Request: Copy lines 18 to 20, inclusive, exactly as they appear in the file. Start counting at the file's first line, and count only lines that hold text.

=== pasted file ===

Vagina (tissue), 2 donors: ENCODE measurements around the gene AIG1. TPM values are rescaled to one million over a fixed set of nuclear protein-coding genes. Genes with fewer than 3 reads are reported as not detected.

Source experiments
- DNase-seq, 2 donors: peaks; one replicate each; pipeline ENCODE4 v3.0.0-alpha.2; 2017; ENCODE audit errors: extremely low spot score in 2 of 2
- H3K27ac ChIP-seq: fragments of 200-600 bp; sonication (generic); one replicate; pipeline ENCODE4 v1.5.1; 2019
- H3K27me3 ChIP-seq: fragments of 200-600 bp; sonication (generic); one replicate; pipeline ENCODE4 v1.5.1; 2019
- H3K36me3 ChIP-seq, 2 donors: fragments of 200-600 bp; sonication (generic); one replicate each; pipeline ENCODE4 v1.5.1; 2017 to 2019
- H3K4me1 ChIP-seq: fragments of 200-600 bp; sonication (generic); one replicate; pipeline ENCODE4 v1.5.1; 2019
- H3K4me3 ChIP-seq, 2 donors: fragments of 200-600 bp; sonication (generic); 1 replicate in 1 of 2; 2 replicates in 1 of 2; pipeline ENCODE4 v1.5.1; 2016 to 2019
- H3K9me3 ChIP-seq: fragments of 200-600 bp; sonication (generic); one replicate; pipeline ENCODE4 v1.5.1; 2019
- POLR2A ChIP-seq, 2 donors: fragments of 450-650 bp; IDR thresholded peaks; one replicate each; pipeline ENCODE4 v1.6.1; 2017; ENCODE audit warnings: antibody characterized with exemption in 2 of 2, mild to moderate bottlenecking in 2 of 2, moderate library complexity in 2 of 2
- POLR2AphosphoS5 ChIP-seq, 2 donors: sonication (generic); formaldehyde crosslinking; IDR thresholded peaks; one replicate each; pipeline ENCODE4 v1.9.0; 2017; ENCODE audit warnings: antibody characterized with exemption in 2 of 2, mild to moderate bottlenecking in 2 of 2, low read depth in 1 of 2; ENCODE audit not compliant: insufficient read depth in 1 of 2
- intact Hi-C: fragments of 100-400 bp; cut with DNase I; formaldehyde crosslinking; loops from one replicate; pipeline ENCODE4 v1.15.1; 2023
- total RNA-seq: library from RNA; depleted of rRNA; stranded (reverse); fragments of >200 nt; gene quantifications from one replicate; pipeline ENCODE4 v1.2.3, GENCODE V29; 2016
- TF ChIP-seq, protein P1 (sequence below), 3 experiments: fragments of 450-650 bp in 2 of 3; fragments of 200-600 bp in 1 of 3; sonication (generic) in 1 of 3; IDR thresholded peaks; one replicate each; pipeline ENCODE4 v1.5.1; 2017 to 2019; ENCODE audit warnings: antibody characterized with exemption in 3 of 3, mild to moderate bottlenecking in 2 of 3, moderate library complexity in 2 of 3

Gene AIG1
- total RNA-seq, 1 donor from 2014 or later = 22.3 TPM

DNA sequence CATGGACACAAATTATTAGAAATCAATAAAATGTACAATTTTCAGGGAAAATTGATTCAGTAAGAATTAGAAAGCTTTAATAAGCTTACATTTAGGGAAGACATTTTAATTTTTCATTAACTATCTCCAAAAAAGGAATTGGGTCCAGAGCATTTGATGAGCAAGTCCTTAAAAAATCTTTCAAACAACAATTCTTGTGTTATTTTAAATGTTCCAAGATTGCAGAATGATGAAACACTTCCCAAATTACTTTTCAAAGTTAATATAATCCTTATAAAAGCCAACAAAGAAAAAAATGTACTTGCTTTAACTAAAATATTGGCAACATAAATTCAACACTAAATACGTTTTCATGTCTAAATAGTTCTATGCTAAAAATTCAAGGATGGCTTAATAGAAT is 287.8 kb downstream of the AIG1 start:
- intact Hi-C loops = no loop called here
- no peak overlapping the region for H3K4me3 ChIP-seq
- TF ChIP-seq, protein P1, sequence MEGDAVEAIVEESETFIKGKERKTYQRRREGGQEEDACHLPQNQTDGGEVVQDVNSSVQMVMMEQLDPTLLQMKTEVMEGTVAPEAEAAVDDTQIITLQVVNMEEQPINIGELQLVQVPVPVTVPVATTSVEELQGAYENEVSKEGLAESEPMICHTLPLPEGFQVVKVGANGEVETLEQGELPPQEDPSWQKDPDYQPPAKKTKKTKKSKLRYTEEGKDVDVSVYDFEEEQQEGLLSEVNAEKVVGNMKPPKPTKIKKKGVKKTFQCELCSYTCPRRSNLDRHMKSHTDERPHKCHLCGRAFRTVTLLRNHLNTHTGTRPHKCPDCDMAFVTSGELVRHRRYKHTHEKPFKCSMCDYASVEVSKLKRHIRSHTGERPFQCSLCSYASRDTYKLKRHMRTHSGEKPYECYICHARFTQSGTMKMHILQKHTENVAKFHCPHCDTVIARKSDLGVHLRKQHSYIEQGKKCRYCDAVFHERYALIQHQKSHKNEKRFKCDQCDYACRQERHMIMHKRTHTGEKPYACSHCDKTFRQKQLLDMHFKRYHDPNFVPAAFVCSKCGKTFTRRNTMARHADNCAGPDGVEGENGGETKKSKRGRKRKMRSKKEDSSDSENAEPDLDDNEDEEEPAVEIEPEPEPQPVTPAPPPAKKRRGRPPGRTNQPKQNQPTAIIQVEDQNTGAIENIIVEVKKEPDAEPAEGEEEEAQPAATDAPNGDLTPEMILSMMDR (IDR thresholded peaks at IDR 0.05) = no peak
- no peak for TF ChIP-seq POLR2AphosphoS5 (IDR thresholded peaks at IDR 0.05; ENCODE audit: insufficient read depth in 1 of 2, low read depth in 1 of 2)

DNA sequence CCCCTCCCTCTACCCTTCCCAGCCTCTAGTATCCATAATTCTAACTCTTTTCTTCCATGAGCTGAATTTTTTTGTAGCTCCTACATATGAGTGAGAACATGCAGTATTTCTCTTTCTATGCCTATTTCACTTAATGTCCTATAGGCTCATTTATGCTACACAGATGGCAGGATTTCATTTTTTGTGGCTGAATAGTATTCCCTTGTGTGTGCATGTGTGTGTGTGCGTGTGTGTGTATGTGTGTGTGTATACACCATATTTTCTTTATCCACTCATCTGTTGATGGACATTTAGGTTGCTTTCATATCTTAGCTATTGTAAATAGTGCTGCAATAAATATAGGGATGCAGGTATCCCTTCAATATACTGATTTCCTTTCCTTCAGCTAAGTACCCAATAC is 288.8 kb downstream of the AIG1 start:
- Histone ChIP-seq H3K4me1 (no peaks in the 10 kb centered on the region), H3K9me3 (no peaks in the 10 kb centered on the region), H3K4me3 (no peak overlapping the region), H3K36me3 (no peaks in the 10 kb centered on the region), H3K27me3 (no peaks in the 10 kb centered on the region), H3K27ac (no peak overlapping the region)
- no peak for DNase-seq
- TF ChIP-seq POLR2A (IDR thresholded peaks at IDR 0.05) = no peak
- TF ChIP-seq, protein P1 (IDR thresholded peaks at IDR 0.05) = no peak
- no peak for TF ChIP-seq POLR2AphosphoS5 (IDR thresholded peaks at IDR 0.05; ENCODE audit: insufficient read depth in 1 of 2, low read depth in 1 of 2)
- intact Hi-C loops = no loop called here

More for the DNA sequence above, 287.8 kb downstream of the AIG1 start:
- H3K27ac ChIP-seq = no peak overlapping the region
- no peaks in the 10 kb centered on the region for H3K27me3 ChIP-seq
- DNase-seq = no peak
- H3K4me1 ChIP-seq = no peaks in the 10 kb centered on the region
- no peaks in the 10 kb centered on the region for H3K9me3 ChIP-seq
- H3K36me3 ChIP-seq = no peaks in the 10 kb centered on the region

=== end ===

- intact Hi-C loops = no loop called here
- no peak overlapping the region for H3K4me3 ChIP-seq
- TF ChIP-seq, protein P1, sequence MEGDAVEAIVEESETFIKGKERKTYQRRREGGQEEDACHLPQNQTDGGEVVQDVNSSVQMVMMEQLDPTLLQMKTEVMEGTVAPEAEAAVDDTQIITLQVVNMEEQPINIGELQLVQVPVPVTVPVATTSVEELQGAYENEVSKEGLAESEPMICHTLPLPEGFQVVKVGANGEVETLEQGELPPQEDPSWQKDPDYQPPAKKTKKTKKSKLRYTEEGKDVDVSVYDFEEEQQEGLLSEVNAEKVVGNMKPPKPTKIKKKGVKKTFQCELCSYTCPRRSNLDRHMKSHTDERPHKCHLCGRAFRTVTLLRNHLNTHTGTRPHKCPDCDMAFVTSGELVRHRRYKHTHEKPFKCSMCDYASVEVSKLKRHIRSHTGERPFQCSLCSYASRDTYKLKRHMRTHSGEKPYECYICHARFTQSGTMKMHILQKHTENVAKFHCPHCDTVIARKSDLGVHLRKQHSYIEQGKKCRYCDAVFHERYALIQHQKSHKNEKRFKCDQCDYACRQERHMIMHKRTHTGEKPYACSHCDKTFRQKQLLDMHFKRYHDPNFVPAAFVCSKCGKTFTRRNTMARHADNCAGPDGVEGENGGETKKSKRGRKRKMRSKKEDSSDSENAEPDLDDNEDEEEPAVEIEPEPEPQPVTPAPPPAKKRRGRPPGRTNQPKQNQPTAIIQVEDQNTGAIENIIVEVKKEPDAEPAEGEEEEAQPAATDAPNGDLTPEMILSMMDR (IDR thresholded peaks at IDR 0.05) = no peak